Testimony of Cynthia D. DiBartolo Before the Independent Democratic Conference Hearing

Testimony of Cynthia D. DiBartolo
Chief Executive Officer, Tigress Financial Partners LLC

Submitted to the
Independent Democratic Conference
of the New York State Senate

For the hearing entitled,
“Restoring the Voters’ Trust in New York State Government”

May 20, 2013

Why Campaign Finance Reform Matters to New York’s Business Leaders

Our leaders in Albany need be assured that as they address campaign finance reform in a meaningful way, businesses across the state will be there to support them. We have a vital stake in ensuring the integrity of our democratic processes and government institutions.

As Chairperson of the Greater New York Chamber of Commerce, which provides valuable services to over 20,000 business and civic leaders who represent the backbone of the Greater New York business community, and as Executive Board Member of the Business and Labor Coalition of New York, it is incumbent upon me to be part of an agenda that will effectively strive to achieve meaningful reforms such as implementing small donor matching, reducing contribution limits, increasing transparency, putting in place fair and nonpartisan enforcement of the rules, and closing loopholes.

I am proud to be affiliated with both organizations, which have boldly participated in significant policy debates concerning campaign finance reform. We have long advocated for heightened transparency in government and ardently support transparency in the campaign-funding context.

As business leaders we are deeply concerned about the effect of current fundraising practices because we believe the system as it exists does not serve the public’s best interest or the interests of the business community. Democracy itself is at risk. A viable solution lies in statewide campaign finance reform with small-donor matching funds. It would spark new excitement and renewed trust in the political process by ensuring that it is open to all.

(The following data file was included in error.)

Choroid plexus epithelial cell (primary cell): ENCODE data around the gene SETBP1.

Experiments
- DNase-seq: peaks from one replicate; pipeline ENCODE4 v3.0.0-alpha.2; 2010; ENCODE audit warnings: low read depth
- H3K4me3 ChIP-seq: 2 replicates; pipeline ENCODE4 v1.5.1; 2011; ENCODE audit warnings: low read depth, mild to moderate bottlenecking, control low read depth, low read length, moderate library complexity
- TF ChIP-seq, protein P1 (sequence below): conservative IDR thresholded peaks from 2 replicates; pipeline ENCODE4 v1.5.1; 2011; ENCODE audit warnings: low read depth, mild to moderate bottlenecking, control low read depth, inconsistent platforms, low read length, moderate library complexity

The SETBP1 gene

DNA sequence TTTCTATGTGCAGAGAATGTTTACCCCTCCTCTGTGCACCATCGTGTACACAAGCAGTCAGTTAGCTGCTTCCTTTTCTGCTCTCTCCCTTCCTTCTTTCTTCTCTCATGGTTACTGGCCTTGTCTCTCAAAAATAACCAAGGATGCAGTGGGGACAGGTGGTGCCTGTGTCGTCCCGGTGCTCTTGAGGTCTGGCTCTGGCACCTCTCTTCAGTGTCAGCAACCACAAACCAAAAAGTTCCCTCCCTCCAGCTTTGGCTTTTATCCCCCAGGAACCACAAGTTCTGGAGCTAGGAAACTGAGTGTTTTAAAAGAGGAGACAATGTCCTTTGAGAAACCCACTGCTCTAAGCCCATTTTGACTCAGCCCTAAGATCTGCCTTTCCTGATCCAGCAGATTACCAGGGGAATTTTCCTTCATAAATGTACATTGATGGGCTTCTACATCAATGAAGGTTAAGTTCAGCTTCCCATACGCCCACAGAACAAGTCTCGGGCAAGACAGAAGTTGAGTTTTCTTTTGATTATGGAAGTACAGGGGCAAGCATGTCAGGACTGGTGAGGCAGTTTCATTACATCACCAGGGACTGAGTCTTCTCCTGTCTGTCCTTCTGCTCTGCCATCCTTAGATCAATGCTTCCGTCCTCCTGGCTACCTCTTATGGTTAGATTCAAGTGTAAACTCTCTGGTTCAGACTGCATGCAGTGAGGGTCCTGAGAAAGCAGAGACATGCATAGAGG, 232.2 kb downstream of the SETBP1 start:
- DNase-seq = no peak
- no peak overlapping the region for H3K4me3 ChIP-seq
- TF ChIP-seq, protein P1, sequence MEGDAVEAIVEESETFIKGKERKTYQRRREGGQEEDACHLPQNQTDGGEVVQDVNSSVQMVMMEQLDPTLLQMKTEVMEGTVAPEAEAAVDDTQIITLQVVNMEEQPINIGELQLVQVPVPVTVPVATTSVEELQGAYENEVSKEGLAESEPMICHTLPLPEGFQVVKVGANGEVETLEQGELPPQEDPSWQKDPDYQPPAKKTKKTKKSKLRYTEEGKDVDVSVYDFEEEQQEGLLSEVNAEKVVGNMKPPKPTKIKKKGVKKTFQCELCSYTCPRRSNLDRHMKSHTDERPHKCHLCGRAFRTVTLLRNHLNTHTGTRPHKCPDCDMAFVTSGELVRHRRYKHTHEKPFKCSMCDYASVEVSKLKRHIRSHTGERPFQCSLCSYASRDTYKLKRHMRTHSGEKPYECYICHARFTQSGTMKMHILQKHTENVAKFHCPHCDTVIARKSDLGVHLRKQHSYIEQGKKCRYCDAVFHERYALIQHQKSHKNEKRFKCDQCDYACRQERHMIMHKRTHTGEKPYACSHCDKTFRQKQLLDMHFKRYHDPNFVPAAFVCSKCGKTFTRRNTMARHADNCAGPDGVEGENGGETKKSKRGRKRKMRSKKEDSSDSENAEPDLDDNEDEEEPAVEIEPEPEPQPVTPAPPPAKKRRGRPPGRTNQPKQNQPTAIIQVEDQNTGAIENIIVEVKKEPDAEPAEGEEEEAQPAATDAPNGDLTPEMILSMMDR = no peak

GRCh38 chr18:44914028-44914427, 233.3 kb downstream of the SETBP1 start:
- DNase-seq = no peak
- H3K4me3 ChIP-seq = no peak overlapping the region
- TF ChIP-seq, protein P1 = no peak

The current system hinders economic growth. Tax loopholes, pay-to-play antics, and special interest projects waste taxpayer dollars and tilt the scale in the favor of very few. In the current system constituents’ voices (“the people”) are generally drowned out by corporations and big donors. “The People” have effectively been marginalized.

We recognize that it is ultimately about competition and recognize that innovation in business and progress on job creation does not come from pursuing short-term gains in the present pay-to-play culture, but through competition and innovation in an open marketplace.

We support campaign finance reform in solidarity as business leaders because we know that the current system hinders economic growth. Clearly, it is not an effective strategy, which will grow New York’s economy. Long-term growth will come through innovation and an open marketplace that is free from corruption and applies the same set of rules to everyone.

Moreover, as business leaders we recognize the value of competition – both in business and politics – which translates into competition being a healthy force that encourages enterprise value, stimulates greater availability of goods and services, economic efficiency, and, ultimately, innovation in the marketplace.

The interactions and synergies generated by competition are an essential element of a properly functioning marketplace. In politics, elections serve as the principle means by which citizens express their political preferences and hold elected officials responsible for their actions. Current campaign fundraising practices, however, do not serve the public’s best interest or the interests of the business community.

We demand and require a system that makes elections more transparent, fair, and competitive. A system that encourages candidates to be loyal to their own constituents, reassures voters that the system is there to support and benefit a broad socioeconomic community of voters, and encourages diversity in the pool of candidates for office. This is the kind of system that would yield quantifiable benefits for the average constituent, our state, general business sustainability, and our nation’s overall fiscal health.

http://www.brennancenter.org/sites/default/files/analysis/DiBartolo_IDC_052013.pdf

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